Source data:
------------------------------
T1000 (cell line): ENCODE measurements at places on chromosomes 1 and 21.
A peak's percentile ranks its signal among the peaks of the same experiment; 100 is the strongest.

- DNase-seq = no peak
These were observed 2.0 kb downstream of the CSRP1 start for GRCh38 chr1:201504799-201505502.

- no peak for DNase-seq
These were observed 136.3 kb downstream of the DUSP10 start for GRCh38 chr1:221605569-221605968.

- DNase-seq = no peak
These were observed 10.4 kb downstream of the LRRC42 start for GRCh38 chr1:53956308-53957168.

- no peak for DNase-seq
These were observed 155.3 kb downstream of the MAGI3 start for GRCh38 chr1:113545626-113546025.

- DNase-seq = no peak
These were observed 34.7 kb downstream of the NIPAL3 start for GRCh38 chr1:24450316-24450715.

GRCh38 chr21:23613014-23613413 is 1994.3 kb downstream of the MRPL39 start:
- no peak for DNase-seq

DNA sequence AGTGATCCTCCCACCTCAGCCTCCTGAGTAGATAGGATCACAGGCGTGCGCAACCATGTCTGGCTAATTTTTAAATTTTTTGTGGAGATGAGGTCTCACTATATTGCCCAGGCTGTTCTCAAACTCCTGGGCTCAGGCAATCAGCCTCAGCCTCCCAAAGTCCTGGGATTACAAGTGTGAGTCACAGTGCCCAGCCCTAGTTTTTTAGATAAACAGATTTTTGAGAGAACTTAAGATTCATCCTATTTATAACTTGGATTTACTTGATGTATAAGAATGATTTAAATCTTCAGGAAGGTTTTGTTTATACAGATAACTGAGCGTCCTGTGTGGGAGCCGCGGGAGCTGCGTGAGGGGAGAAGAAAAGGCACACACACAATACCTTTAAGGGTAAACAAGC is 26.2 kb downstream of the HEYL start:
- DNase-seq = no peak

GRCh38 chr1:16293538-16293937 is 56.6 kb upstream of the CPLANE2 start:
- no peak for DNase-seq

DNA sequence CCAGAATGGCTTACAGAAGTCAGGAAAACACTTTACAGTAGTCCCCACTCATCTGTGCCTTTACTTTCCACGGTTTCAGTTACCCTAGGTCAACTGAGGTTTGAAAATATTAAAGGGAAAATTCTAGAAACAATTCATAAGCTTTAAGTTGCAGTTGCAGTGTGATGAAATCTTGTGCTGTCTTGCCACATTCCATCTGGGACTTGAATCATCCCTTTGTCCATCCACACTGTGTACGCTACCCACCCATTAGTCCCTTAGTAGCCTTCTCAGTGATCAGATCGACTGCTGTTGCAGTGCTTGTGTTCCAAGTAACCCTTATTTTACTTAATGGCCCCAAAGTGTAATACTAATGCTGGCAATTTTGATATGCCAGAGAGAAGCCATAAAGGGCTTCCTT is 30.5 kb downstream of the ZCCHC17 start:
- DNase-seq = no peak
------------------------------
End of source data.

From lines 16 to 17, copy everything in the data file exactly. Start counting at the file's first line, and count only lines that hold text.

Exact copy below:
- DNase-seq = no peak

GRCh38 chr1:16293538-16293937 is 56.6 kb upstream of the CPLANE2 start: